As in Liner, the District Court in this case did not wait for an answer before denying in forma pauperis status. However, unlike the dismissal in Liner for failure to exhaust administrative remedies, the denial of the motion to proceed in forma pauperis was not a sua sponte decision-it was a response to a motion Malik himself had filed.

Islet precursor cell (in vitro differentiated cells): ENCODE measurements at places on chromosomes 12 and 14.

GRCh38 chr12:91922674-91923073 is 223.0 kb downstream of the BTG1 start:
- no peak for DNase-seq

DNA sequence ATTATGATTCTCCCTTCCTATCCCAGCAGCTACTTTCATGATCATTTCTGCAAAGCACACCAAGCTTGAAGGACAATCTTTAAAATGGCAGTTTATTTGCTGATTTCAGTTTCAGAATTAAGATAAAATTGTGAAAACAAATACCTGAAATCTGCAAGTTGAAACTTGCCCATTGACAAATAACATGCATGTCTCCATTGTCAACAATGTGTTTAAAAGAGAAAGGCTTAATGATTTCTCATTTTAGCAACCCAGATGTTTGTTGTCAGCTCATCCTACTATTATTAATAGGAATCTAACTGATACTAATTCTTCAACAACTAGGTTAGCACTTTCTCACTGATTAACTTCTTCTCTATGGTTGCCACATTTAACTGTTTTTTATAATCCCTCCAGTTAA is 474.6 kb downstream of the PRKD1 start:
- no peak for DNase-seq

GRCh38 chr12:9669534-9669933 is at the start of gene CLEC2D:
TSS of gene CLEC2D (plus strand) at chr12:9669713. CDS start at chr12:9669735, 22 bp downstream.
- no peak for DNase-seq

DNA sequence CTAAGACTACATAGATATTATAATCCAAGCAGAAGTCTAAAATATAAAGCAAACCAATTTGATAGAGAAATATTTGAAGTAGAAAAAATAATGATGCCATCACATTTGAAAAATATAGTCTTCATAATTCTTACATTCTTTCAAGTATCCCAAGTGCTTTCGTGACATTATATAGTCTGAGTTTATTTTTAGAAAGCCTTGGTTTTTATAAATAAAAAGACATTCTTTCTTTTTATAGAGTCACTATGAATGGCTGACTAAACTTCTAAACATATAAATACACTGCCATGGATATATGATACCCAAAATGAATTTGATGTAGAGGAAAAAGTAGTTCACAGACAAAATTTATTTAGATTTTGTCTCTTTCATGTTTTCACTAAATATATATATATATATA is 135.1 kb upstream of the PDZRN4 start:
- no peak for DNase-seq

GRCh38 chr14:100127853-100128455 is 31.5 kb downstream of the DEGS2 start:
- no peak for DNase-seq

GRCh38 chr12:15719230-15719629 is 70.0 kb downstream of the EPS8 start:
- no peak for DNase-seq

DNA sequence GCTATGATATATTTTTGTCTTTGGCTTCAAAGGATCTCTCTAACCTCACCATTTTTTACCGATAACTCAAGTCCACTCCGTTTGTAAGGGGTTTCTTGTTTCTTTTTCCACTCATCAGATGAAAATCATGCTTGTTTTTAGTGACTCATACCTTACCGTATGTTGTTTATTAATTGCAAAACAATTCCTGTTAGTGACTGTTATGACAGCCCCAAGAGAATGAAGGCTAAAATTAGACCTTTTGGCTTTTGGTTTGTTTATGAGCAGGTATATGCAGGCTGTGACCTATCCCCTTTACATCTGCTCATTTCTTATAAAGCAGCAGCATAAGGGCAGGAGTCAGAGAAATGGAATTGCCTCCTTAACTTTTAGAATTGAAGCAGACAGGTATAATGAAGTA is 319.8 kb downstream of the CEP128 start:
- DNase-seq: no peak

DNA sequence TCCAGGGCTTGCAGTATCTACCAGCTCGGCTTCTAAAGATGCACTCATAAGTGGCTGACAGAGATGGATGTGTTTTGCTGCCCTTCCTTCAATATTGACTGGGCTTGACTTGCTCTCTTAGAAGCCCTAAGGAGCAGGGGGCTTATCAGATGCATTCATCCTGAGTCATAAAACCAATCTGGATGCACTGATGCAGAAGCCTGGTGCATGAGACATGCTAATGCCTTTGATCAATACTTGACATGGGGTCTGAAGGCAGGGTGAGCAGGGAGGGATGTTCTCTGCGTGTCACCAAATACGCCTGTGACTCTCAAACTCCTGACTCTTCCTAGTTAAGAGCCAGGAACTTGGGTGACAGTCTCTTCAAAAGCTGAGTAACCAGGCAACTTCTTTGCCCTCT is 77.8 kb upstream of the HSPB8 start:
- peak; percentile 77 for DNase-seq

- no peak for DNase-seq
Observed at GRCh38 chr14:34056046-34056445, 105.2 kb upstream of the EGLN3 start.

Further, unlike Liner, this case presents no complex legal issues. Although we have not yet addressed whether the imminent danger exception requires the danger to exist when the complaint is filed or when the underlying events take place, all the circuits to have addressed this issue currently interpret the statute consistently. See Abdul-Akbar v. McKelvie, 239 F.3d 307, 313 (3d Cir.2001) (en banc) (finding that the use of the present tense in § 1915(g)'s imminent danger exception indicates that “[t]he statute contemplates that the ‘imminent danger’ will exist contemporaneously with the bringing of the action”); Medberry, 185 F.3d at 1193 (“Congress' use of the present tense in § 1915(g) confirms that a prisoner's allegation that he faced imminent danger sometime in the past is an insufficient basis to allow him to proceed in forma pauperis pursuant to the imminent danger exception to the statute.”); Banos, 144 F.3d at 884 (“The plain language of the statute leads us to conclude that a prisoner with three strikes is entitled to proceed [in forma pauperis] only if he is in imminent danger at the time that he seeks to file his suit in district court․”); Ashley, 147 F.3d at 717 (“As the statute's use of the present tense ․ demonstrates, an otherwise ineligible prisoner is only eligible to proceed [in forma pauperis] if he is in imminent danger at the time of filing.”) (emphasis in original). Malik relies upon the fact that, at the time of the District Court's decision, the Third Circuit had applied the imminent danger exception where the danger “existed at the time of the alleged incident, and not at the time the complaint was filed,” Gibbs, 116 F.3d at 86. However, in Abdul-Akbar, 239 F.3d at 313, the Third Circuit, sitting en banc, expressly overruled Gibbs, finding that § 1915(g) “plainly means that a prisoner is not permitted to file his complaint unless he is, at that time, under imminent danger.” 239 F.3d at 314.